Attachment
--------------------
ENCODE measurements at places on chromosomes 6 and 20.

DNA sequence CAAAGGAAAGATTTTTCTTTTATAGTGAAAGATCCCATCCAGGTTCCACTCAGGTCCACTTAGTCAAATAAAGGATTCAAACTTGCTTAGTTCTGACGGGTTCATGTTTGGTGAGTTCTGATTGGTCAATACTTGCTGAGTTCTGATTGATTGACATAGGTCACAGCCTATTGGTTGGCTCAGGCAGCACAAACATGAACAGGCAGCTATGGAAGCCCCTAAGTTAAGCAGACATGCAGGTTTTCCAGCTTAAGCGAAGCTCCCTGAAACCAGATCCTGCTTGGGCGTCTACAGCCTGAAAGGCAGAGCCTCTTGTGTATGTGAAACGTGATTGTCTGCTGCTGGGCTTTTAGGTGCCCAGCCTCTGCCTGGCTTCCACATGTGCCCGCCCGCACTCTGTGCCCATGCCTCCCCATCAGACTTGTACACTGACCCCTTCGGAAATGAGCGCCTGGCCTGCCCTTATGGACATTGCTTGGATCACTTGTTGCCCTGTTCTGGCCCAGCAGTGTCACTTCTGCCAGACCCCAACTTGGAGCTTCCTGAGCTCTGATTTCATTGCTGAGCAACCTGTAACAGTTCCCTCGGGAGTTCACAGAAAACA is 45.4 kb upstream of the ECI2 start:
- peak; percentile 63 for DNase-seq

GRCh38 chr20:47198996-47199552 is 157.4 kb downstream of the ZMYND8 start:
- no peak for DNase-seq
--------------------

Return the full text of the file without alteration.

ENCODE measurements at places on chromosomes 6 and 20.

DNA sequence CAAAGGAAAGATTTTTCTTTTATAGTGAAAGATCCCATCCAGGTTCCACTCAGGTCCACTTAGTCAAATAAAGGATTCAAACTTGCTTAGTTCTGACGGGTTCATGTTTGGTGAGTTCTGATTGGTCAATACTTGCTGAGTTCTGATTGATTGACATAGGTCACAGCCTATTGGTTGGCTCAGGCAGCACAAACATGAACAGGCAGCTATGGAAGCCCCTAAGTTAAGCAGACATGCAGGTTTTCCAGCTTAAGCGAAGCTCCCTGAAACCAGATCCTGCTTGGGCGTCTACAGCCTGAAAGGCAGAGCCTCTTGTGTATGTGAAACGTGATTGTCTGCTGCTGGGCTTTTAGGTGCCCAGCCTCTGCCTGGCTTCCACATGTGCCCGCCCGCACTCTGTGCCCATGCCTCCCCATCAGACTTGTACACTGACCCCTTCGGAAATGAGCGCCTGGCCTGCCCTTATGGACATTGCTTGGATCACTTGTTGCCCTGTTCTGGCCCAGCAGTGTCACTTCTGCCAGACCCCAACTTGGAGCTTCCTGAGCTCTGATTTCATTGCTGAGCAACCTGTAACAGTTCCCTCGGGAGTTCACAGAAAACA is 45.4 kb upstream of the ECI2 start:
- peak; percentile 63 for DNase-seq

GRCh38 chr20:47198996-47199552 is 157.4 kb downstream of the ZMYND8 start:
- no peak for DNase-seq